Utah education rally fails to persuade legislators

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People gather during the stand up for public education rally at the Utah State Capitol Monday, March 9, 2015, in Salt Lake City. Hundreds of parents, students, teachers, school employees, business leaders and others from across Utah gathered in the Capitol Rotunda to support public education. (AP Photo/Rick Bowmer)
Utah residents gather during a public education rally at the Utah State Capitol Monday, March 9. The Utah Legislature ultimately decided on a 4 percent spending increase instead of the proposed 6.25 percent. (AP Photo/Rick Bowmer)

Thousands of participants attended a public education rally at the Utah State Capitol, but their demands were not met as the Utah Legislature 2015 session ended Thursday, March 12.

The participants interrupted several legislative meetings to voice concern over education funding Monday, March 9. Five to 10,000 people flooded the Capitol atrium clear up to the fourth floor, according to Rep. Becky Edwards, R-Bountiful. “It was the largest rally I’ve seen here in five years,” she said.

Teachers, parents and students rallied for an increased public education budget. “(The rally) clearly demonstrated a level of angst among everybody involved with public education,” said Mike Kelly, director of communications for Utah Education Association.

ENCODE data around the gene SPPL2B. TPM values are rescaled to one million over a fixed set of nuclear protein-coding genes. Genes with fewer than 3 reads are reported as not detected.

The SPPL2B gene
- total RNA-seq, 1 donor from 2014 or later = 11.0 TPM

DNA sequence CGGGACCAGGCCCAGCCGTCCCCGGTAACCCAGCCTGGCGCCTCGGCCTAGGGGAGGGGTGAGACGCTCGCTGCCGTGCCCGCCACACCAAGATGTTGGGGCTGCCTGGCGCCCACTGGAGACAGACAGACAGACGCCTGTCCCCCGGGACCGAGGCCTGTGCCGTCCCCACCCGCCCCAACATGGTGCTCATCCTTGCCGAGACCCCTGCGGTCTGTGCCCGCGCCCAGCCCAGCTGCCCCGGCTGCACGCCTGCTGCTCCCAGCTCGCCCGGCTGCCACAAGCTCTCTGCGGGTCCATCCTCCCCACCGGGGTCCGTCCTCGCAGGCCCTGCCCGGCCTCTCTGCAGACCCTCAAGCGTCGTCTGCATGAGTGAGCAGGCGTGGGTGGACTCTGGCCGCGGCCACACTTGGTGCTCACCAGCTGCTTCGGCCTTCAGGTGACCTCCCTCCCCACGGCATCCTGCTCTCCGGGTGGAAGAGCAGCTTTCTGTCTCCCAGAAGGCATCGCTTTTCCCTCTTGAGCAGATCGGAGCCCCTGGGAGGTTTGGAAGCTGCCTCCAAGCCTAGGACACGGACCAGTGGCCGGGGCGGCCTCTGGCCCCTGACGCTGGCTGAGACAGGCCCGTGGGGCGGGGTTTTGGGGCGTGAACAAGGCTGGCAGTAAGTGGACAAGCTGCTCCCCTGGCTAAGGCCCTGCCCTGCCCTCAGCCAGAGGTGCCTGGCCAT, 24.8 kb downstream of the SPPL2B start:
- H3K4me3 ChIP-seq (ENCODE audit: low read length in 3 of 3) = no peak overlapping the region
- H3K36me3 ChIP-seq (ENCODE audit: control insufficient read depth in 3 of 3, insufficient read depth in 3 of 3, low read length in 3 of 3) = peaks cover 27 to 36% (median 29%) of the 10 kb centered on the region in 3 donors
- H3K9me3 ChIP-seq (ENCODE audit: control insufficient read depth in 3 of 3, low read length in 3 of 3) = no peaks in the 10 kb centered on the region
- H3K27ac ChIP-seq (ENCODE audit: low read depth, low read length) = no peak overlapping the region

Utah has the lowest per-student funding rate in the nation. Approximately $400 less is spent per student in comparison to the amount before the 2007 recession, Kelly explained.

Utah Gov. Gary Herbert proposed a 6.25 percent spending increase per weighted pupil unit. Kelly said this proposal would help restore education funding to pre-recession levels. “My budget priority is education, because it is key to long-term economic growth,” Gov. Herbert said in a press conference Tuesday, March 10.

“Everybody involved with public education has seen what has happened over the last five to six years. Funding has eroded, and students are suffering,” Kelly said.

The Utah Legislature considered the governor’s budget proposal but ultimately had the final say. Legislators approved a 4 percent spending increase, adding $104 million to the weighted pupil unit. Although it is not the 6.25 percent increase in weighted pupil unit proposed, legislators added an additional 2.5 percent or $48.6 million to cover enrollment growth.

 

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